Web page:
Chapter 18

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# Chapter 18 - PowerPoint PPT Presentation

Chapter 18 Price Setting in the Business World How are prices set by business people? Costs provide a price floor. See what substitute products are priced at Can you offer something of additional value that people will pay a price premium for?

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### Chapter 18

Price Setting in the Business World

How are prices set by business people?
• Costs provide a price floor.
• See what substitute products are priced at
• Can you offer something of additional value that people will pay a price premium for?
• Use this information and market responses to set your prices.
• Remember, price increases & decreases have a direct impact on unit profits
Markup Pricing
• Markup - a dollar amount added to the cost of products to get a selling price (638)
• Many retailers apply a standard markup to everything they sell.
• However, with modern data information price setting is changing to more of a market response method for many firms.
Markup Formulas
• Markup On Selling Price =
• (Selling Price - Cost) / Selling Price
• Markup on Cost =
• (Selling Price - Cost)/ Cost
Markup Conversions
• Percent Markup On Selling Price =
• (Percent Markup on Cost)
• (100% + % Markup on Cost)
• Percent Markup on Cost =
• (Percent Markup on Selling Price)
• (100% - % Markup on Selling Price)
Markup Example 1
• Your cost is \$20 each and your selling price is \$25. What is your markup on selling price and your markup on cost?
• Markup on selling price =
• (\$25 - \$20) / \$25 = 20%
• Markup on cost =
• (\$25 - \$20) / \$20 = 25%
Markup Example 2
• Your cost is \$100 each and your selling price is \$130. What is your markup on selling price and your markup on cost?
• Markup on selling price =
• (130 - 100) / 130 = 23.08%
• Markup on cost =
• (130 - 100) / 100 = 30%
Markup Example 3
• Your cost is \$50 each and your selling price is \$70. What is your markup on selling price and your markup on cost?
• Markup on selling price =
• (70 - 50) /70 = 28.57%
• Markup on cost =
• (70 - 50) / 50 = 40%
Markup Example #4
• A] You have a 30% markup on selling price. What would this be if it was a markup on cost?
• B] You have a 20% markup on cost. What would this be if it was a markup on selling price?
• A] 30 / (100 - 30) = 42.86%
• B] 20 / (100 + 20) = 16.67%
Stockturns
• Stockturn rate (498)
• Stockturn rate =
• (sales in units) / (avg. inventory in units)
• Faster stockturn rates lower inventory holding costs. What is a “high” or “low” stockturn rate depends on the industry.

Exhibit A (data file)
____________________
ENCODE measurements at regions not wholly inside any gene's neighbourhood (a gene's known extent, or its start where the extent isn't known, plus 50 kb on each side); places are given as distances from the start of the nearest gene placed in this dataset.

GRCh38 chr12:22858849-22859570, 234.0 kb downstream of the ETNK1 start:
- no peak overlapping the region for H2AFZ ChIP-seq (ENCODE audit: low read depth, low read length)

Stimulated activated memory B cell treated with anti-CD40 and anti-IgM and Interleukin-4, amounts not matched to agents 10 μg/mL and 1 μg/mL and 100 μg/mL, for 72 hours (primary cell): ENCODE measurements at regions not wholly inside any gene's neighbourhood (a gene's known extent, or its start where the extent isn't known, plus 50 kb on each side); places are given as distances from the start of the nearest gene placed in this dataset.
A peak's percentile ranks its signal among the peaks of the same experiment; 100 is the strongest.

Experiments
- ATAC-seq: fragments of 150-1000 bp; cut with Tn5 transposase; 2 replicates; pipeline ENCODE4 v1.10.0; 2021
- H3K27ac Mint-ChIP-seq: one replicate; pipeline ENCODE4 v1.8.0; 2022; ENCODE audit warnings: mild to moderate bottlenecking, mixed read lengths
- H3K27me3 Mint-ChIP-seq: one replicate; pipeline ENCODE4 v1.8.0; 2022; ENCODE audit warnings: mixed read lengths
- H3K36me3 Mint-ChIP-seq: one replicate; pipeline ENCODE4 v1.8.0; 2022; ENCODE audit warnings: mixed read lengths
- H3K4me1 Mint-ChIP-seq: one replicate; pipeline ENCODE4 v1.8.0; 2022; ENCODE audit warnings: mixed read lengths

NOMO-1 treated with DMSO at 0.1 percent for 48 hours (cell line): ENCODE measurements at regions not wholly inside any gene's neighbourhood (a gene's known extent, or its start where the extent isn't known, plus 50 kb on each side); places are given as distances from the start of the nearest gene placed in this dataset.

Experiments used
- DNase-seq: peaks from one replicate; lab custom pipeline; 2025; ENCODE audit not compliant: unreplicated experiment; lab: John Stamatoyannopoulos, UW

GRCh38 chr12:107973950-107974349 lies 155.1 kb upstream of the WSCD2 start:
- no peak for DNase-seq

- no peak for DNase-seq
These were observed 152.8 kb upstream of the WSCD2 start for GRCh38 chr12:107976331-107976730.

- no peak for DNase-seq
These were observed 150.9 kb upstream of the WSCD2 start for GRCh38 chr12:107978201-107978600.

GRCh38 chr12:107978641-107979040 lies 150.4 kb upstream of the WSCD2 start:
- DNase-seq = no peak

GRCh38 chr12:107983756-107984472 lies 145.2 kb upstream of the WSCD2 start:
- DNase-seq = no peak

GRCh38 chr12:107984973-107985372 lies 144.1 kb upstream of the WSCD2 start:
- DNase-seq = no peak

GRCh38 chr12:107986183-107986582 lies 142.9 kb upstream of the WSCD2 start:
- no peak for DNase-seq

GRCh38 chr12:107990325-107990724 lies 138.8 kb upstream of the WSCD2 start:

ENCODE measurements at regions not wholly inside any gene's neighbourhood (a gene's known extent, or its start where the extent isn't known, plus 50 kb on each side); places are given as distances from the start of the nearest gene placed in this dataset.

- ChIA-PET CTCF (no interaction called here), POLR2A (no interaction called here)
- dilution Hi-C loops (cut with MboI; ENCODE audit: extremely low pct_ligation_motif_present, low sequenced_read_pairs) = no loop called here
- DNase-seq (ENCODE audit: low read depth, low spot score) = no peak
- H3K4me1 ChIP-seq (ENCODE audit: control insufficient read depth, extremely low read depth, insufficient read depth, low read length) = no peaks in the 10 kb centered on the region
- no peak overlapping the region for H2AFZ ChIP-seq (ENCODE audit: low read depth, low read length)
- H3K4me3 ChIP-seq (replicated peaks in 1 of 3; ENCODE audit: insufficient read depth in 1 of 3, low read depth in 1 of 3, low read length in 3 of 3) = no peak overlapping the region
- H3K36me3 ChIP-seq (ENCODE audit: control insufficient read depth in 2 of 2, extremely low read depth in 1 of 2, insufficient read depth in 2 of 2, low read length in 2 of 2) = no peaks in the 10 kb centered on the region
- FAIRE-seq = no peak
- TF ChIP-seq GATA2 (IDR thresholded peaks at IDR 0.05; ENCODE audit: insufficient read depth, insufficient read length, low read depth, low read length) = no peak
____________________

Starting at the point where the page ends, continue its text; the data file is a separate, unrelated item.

Average Cost Pricing
• Average Cost Pricing (490)
• Problems:
• does not consider cost changes at different output levels.
• Does not consider the impact price has on quantity demanded
Break Even Analysis
• Break - even analysis (505)
• Break - even point (505)
• BEP (in units) =
• (Total Fixed Cost) / (Fixed Cost Contribution per Unit)
Break Even #1
• Your fixed costs are \$100,000, your variable cost per unit = \$15 and your unit price = \$40. What is the break-even quantity?
• If you sell 3000 units, what is the profit?
• If you sell 6000 units, what is the profit?
• Break-even Quantity =
• (100,000) / (40-15) = 4,000 units
• At 3000 units?
• 3,000 (\$40 - 15) - \$100,000 = \$25,000 loss
• At 6000 units?
• 6000 ( 40 - 15) - \$100,000 = \$50,000 profit
Break-even #2
• Your fixed costs are \$25,000, your variable cost per unit = \$5, and your unit price = \$15. What is the break-even quantity?
• If you sell 1000 units what is the profit?
• If you sell 3000 units, what is the profit?
• Break-even
• (\$25,000) / (\$15 - 5) = 2,500 units
• For 1000 units:
• 1000 (\$15 - 5) - \$25,000 = -\$15,000
• For 3000 units:
• (3000 (\$15 - 5) - \$25,000 = \$5,000
Break-Even #3
• Your fixed costs are \$500,000, your variable cost per unit = \$2.50, and your unit price is \$10. What is the break-even quantity?
• If you sell 50,000 units what is the profit?
• If you sell 80,000 units, what is the profit?
• Break-Even
• (\$500,000) / (\$10 - 2.5) = 66,667 units
• For 50,000 units
• 50,000 (\$10 - 2.5) - \$500,000 = \$125,000 loss
• For 80,000 units
• 80,000 (\$10 - 2.5) - \$500,000 = \$100,000
BE & ROI
• A target profit amount can be added to break even analysis to give the quantity needed to hit a certain profit goal. The target profit amount is added to the fixed costs in the equation.
BE & ROI Problem
• Take the last example. Our goal is now a 10% ROI. What is the quantity needed to hit this ROI target?
• Our new “fixed costs” are
• \$500,000 & the profit goal.
• \$500,000 + (500,000 x 0.1) = \$550,000
• Break even for this ROI level is
• \$550,000 / (\$10 - 2.50) = 73,334 units
Break Even
• Calculating BEP at several possible prices and forecasting the probable demand at those price points can be helpful.
• BE Analysis is also a good illustration of why managers constantly look for ways to cut costs. Cost cuts means you can achieve profitability at much lower sales levels.
Problems with BE Analysis
• Break-even analysis has two big assumptions
• 1] There is a horizontal demand curve
• 2] Cost curves do not change over the production horizon
Competitive Bidding
• Six steps a firm should use:
• 1] Decide if the bid is worth the bid preparation costs
• 2] Calculate the direct & indirect costs of the contract
• 3] Estimate the probabilities of acceptance at each of several bid levels
• 4] Calculate the expected profits at each bid level
• 5] Evaluate the process after submission